Protesting truckers halted traffic at a Northern California port, one of the busiest in the United States, on Wednesday as they demonstrated against a new state labor law that makes it harder to exploit independent truckers.
The drivers planted pickets at the gates and prevented other truckers from transporting goods in and out of the port. Protests in Oakland began on Monday and have grown larger and more disruptive with each passing day.
Late Wednesday, Port of Oakland Executive Director Danny Wan acknowledged protesters’ frustration with California’s “on-demand workers” law and warned that a prolonged shutdown would “harm all companies operating in the ports” and would encourage customers to transfer their goods to rival seaports.
Protesters fear that the law, which could soon come into force, will impose high costs on them that will reduce their income.
SSA Marine, which operates the Port of Oakland’s largest terminal in the San Francisco Bay Area, closed operations on Wednesday due to the protests, which brought operations to other marine terminals to a virtual halt.
Terminal managers from SSA and Everport have sent International Longshore and Warehouse Union (ILWU) dockworkers home for safety reasons, a source familiar with the matter said on Wednesday.
Terminal representatives did not immediately respond to requests for comment.
The new law, officially called AB5, sets stricter standards for classifying workers as independent contractors.
Legal challenges from the trucking industry delayed the law’s enactment for more than two years, but the U.S. Supreme Court declined to review the case on June 30, clearing the way for its prosecution.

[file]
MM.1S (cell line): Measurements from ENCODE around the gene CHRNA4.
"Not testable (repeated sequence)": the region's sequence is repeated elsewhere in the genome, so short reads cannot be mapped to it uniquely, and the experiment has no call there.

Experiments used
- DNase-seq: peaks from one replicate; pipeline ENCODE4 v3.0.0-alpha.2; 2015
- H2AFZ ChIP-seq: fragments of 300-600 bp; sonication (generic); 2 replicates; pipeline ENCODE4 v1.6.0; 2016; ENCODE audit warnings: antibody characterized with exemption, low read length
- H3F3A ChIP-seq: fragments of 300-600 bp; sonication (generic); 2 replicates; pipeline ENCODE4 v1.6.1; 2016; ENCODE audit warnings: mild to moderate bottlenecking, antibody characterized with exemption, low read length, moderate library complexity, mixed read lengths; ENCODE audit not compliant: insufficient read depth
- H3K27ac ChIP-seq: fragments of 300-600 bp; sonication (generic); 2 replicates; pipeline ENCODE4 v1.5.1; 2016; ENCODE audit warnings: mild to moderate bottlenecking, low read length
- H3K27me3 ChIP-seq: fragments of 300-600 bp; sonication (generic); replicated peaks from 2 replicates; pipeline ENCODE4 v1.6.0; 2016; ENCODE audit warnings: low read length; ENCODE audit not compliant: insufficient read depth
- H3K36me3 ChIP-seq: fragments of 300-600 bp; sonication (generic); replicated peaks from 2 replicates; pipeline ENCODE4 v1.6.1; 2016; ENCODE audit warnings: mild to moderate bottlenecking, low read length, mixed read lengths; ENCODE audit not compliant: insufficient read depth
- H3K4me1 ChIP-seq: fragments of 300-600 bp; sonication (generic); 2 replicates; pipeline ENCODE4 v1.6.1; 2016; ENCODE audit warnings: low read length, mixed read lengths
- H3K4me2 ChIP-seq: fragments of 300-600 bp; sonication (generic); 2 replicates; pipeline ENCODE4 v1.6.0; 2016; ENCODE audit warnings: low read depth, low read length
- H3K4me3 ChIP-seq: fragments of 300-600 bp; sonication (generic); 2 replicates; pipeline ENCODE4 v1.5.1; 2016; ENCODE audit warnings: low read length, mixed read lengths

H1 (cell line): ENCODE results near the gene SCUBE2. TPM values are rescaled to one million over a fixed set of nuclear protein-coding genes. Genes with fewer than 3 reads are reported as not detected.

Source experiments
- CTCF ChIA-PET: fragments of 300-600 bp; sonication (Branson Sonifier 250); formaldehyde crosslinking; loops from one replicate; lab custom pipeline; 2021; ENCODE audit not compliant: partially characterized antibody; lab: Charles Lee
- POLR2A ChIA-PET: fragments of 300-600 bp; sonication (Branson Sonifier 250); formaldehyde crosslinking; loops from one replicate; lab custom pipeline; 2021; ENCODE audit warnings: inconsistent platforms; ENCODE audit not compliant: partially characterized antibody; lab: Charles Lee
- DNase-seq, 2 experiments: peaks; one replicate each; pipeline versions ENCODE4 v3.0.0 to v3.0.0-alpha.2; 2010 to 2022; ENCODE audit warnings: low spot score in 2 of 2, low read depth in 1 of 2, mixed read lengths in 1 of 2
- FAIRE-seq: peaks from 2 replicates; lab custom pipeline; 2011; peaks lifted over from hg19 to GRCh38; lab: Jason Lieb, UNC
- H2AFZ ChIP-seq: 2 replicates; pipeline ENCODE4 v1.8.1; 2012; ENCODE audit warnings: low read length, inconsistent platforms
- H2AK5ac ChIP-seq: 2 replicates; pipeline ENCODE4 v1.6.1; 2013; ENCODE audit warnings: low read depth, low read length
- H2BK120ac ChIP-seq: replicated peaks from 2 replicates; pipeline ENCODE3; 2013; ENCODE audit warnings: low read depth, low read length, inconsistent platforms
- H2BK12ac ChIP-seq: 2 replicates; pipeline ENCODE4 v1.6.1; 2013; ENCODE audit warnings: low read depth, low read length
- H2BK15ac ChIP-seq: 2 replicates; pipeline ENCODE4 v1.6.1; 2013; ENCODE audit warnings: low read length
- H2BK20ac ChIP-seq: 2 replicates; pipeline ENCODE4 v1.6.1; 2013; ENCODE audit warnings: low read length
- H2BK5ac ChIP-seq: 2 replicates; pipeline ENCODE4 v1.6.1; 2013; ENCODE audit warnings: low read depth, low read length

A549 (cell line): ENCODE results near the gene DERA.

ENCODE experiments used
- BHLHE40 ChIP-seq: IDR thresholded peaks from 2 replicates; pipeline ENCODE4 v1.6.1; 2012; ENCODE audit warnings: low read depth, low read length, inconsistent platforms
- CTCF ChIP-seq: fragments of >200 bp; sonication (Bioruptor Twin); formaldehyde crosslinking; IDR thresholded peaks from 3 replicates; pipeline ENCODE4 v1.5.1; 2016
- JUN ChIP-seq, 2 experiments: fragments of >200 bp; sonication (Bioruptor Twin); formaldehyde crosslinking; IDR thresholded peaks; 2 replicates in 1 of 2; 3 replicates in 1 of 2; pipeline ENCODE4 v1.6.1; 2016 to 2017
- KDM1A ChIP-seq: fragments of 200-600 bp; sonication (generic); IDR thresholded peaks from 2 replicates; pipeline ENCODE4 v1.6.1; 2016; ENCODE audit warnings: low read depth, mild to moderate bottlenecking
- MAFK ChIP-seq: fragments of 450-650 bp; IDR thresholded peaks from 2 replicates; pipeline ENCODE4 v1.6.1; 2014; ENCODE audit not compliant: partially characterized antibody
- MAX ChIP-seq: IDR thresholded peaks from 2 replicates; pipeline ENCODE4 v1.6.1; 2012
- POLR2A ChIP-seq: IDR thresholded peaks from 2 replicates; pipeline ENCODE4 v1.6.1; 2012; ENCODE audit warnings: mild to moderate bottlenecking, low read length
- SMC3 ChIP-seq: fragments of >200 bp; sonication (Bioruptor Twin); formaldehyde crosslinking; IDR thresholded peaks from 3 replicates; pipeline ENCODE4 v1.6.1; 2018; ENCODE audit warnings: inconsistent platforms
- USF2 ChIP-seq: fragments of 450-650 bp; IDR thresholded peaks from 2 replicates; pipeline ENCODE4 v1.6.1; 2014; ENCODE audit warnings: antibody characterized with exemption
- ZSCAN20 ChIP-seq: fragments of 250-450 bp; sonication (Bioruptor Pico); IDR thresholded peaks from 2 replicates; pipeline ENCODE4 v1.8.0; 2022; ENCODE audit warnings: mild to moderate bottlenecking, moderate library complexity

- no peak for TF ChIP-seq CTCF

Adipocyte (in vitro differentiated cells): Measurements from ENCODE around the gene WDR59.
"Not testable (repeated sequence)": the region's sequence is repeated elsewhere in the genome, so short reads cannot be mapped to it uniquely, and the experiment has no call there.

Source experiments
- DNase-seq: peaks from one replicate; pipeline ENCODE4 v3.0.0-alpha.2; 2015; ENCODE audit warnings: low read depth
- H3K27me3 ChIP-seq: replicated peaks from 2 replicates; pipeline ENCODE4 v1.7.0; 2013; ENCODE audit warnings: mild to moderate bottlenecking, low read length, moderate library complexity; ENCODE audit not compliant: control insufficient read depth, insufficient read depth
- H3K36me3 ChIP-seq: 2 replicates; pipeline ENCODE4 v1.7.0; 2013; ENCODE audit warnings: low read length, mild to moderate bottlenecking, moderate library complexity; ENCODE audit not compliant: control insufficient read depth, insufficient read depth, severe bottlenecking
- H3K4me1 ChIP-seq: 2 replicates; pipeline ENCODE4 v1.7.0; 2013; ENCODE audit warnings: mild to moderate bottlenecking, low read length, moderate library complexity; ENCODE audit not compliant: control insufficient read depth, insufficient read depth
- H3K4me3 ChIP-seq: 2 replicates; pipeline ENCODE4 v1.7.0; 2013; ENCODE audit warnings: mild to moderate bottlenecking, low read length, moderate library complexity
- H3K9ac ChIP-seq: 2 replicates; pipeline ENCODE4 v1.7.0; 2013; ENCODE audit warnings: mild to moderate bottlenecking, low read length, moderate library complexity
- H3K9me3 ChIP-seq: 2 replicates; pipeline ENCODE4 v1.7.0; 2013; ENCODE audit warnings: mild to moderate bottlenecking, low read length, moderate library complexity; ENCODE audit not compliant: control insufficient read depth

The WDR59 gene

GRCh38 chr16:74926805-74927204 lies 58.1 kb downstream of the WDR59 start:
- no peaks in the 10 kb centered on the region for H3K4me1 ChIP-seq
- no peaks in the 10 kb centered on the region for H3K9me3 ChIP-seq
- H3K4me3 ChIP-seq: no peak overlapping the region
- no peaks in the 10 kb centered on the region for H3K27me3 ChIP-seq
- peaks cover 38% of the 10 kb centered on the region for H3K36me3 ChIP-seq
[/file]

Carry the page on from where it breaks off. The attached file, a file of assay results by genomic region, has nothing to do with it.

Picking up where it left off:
Backers, including the Teamsters and the ILWU, say AB5 is aimed at cracking down on labor abuses and pushing companies to hire drivers as employees – which would allow them to join unions and to bargain collectively with employers.
Some 5,000 truckers work at the Port of Oakland, which is a major hub for agricultural exports, including almonds, rice and wine.
The protests in Oakland followed actions last week at the country’s two major seaports, Los Angeles and Long Beach in southern California.
California’s three ports handle about half of the country’s containerized freight volume. The trucker protests come as the ILWU, which represents dockworkers at these ports and other US West Coast ports, is in high-stakes contract talks with the terminal operators who employ them.
Protest organizers say their actions will continue until they secure an audience with Gov. Gavin Newsom, who did not respond to requests for comment on Wednesday.
On Monday, the Governor’s Office for Business and Economic Development said, “Now that the federal courts have dismissed appeals from the trucking industry, it’s time to move forward.”
(Reuters – Reporting by Lisa Baertlein; Editing by Lisa Shumaker, Cynthia Osterman and Richard Pullin)